Qmunity's Dara Parker: Three reasons why queer citizens should vote

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      It’s election season. Every three years (soon to be four), citizens are called upon to vote for our locally elected representatives. I’m talking about our least understood level of government—the Mayor, City Councillors, School Trustees and Parks Board Commissioners.

      Yet, virtually no one does.

      In the last Vancouver election less than 35 percent of people came out to vote. Which frankly, is depressing. It’s also a clear indication that most people have no idea the impact local government has on our day-to-day lives. While our federal and provincial governments hold portfolios like health, education and environment, the reality is that these issues are most deeply felt at the local level.

      Which means, local government can make a big difference for LGBTQ lives.

      Consider that our federal and provincial governments have demonstrated minimal interest in improving the health and wellness of queer communities. Despite the fact that 75 percent of LGBTQ students feel unsafe in school, and 45 percent of trans people have attempted suicide, there is little to no investment in improving queer and trans health outcomes.

      Luckily, Vancouver is leading the way.

      Here are three reasons why local government should matter to LGBTQ communities:

      1. This year we applauded the Vancouver School Board as they adopted the most progressive Gender Identity and Sexual Orientation policy that we know of. Anywhere. Ever. This policy is a major step toward making our schools safer and more inclusive, for all youth.

      2. We praised the Vancouver Parks Board as they struck the Trans and Gender Variant Working Group to explore and develop recommendations to make our parks facilities as inclusive as possible. This ground-breaking work initiated by the Parks Board is a road map to addressing barriers to health at a local level.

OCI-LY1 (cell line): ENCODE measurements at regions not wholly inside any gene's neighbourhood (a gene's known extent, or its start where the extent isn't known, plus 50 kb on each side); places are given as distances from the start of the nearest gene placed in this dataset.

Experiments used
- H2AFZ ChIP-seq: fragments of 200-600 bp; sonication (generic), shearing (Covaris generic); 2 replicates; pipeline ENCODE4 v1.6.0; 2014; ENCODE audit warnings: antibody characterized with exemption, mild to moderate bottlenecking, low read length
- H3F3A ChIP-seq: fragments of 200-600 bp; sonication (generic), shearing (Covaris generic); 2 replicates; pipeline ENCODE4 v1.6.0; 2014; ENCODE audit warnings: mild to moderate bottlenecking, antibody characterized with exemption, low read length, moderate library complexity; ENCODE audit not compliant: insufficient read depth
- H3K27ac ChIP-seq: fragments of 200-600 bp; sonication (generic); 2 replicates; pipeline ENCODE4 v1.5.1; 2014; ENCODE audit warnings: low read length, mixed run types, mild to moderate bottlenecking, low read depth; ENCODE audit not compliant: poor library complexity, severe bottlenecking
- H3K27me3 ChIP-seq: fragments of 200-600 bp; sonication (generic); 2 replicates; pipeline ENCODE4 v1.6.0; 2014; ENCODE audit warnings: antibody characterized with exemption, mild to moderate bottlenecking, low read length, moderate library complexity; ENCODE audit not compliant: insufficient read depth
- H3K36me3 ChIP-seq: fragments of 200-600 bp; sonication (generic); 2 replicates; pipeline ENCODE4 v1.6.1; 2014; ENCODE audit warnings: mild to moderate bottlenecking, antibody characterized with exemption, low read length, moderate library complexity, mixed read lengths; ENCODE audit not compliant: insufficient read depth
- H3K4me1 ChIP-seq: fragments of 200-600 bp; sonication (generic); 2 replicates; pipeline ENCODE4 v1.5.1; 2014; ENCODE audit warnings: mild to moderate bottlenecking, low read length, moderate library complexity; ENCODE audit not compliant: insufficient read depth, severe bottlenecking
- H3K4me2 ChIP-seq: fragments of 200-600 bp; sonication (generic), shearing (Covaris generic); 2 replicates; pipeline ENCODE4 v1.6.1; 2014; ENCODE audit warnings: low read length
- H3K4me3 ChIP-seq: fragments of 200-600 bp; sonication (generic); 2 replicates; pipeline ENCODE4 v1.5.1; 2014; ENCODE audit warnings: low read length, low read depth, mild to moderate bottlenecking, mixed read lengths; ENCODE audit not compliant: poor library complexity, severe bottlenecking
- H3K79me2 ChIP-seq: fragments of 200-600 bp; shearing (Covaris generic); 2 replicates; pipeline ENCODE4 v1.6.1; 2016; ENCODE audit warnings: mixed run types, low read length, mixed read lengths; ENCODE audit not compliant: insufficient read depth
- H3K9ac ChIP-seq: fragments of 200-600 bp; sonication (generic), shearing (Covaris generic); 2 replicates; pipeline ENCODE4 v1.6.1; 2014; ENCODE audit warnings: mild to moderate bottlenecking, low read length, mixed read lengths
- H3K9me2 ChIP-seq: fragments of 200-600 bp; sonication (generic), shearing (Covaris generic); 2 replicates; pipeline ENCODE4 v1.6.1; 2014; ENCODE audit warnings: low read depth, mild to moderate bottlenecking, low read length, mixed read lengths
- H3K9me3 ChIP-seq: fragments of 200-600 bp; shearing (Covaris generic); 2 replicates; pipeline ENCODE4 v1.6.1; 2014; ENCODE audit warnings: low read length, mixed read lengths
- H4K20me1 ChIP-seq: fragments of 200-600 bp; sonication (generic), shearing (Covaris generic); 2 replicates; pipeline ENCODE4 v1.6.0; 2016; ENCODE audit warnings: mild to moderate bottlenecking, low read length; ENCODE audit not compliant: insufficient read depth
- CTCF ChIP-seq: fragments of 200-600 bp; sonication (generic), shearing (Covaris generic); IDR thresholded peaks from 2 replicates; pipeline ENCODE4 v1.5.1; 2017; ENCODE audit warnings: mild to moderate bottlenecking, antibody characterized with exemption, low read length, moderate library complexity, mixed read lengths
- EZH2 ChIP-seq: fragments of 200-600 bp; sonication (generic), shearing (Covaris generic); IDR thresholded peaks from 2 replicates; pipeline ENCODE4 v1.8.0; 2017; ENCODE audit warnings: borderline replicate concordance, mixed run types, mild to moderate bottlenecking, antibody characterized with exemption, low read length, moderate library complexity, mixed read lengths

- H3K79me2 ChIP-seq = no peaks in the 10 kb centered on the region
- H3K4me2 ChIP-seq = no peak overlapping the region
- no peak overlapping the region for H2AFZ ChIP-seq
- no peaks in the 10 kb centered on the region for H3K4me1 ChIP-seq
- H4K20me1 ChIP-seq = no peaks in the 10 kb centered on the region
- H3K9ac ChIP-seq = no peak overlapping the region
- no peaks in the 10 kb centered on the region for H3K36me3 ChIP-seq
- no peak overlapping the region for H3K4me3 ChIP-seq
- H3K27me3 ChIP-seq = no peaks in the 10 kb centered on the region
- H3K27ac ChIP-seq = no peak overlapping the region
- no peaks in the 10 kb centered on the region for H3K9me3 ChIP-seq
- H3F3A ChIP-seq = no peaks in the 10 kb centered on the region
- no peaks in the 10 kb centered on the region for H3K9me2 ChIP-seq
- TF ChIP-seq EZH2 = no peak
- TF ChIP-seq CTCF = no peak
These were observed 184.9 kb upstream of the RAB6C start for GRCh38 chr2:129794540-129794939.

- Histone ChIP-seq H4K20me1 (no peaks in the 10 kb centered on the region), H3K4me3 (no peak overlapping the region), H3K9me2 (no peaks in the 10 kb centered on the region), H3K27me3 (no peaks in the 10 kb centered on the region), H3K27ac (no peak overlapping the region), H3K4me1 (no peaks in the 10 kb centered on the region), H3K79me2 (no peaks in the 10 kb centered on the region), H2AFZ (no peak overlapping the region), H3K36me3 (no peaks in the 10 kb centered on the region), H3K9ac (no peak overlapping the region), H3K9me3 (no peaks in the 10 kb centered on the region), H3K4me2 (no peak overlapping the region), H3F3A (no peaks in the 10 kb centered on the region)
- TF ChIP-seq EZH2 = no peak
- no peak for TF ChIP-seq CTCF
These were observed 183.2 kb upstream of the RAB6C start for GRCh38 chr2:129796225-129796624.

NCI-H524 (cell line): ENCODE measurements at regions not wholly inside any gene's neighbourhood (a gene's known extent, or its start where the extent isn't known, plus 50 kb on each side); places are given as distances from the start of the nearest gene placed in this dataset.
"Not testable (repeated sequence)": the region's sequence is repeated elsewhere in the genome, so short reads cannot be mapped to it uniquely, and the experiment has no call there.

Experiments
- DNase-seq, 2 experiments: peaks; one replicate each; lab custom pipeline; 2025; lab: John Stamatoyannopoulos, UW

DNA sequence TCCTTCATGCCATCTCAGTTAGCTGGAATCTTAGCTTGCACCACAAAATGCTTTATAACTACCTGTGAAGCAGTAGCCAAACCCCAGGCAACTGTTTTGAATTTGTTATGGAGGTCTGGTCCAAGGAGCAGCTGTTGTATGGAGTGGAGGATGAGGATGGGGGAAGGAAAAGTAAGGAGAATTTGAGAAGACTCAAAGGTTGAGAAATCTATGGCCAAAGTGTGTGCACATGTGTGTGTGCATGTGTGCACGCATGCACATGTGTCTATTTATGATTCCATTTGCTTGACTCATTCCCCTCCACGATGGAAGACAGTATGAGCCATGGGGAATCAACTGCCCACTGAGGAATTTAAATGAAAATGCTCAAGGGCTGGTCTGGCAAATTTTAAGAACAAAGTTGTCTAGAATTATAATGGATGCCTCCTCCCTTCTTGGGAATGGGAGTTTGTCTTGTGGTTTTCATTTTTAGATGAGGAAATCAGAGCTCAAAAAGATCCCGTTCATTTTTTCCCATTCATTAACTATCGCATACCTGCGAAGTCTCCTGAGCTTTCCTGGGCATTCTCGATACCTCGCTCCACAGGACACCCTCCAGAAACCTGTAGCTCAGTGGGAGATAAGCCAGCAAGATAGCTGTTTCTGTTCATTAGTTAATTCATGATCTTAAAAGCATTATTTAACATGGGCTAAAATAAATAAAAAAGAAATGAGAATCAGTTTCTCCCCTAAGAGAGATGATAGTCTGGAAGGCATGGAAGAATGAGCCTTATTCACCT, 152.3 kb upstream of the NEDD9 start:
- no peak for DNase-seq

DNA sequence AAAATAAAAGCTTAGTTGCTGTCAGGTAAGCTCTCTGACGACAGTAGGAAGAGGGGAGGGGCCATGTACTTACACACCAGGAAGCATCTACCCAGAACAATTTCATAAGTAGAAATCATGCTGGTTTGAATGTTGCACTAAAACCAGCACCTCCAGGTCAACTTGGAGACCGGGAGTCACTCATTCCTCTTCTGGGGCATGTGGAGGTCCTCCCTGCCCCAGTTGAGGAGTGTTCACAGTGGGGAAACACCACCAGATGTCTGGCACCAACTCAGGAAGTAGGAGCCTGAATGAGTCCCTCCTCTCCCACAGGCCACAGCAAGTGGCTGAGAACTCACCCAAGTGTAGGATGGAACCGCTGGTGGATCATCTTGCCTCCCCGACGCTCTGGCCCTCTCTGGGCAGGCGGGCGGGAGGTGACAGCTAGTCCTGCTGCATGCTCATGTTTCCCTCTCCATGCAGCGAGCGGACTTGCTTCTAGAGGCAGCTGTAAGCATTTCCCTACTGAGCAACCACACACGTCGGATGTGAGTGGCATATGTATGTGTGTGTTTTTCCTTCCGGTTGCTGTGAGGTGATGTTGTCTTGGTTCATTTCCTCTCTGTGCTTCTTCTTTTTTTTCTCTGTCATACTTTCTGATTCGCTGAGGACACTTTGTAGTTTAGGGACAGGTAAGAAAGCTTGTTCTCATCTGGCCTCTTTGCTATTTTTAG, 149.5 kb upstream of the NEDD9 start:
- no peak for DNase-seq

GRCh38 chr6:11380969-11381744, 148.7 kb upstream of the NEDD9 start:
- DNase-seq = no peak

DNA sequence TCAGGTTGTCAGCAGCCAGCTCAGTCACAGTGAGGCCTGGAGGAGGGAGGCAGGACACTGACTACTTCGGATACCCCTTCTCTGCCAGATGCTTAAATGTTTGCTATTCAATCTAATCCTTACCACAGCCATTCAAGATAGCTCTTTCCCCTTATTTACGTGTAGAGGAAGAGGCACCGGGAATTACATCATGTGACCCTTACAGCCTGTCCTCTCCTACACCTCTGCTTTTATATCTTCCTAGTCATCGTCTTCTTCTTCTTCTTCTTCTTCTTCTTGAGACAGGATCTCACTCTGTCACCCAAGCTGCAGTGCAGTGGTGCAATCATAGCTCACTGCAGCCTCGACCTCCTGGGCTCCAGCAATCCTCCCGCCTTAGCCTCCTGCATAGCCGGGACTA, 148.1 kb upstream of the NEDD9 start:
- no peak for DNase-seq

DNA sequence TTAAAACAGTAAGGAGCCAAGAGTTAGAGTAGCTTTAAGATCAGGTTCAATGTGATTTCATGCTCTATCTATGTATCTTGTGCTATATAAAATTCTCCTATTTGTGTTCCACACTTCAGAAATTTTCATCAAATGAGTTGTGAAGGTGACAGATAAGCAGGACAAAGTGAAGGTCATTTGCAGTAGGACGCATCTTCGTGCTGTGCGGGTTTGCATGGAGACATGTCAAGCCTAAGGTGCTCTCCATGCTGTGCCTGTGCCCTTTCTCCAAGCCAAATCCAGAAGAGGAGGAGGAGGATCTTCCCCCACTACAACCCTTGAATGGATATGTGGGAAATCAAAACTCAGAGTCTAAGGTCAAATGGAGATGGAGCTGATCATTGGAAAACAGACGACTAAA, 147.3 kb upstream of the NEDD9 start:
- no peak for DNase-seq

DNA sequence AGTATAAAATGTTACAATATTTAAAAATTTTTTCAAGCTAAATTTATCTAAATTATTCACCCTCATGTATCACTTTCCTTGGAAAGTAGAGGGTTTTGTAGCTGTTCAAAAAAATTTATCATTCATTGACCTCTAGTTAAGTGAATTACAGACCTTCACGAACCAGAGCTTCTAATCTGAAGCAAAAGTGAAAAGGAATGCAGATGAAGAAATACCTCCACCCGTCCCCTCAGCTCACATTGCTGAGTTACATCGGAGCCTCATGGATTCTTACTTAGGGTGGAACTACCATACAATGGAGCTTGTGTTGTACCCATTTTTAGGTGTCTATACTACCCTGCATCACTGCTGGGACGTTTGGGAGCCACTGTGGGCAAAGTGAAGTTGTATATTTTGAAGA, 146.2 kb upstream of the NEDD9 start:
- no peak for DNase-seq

3. And to our great excitement, this past year we witnessed Vancouver City Council make a $10 million commitment to building a new purpose-built facility for QMUNITY. Developing an accessible queer-specific hub for LGBTQ communities is a critical step in anchoring our community in the cityscape, and creating a more diverse, caring and inclusive world.

      Local government matters. Which is why every single one of us should learn about the issues, make a plan, and go out and vote. Advance voting starts on November 4. The election is on November 15.

      I’ll see you at the polls.

      Yours in democracy,

      Dara Parker

      Dara Parker is the executive director of Qmunity, B.C.'s queer resource centre based in Vancouver.

      Comments

      1 Comments

      Seriously? With Vision like that...

      Nov 11, 2014 at 2:11am

      Regarding your assumption that the low voter turnout is due to most people having "...no idea the impact local government has on our day-to-day lives", did you ever stop to think that maybe it also has something to do with the fact that many people do know what the deal is, but they also believe that the available options -including Vision- are crap?

      Re "...our federal and provincial governments have demonstrated minimal interest in improving the health and wellness of queer communities." Yeah well so has Vision. Vision has been part of making it impossible for many queer and trans folks to live in this city, to take care of the various things we need to deal with health and wellness wise, and get the support we need. Please don't use Qmunity's ongoing lack of creativity and commitment to creating a new and accessible community centre as an excuse to cheerlead for a party which has completely wedged themselves into developer's pockets while turning us out like lint.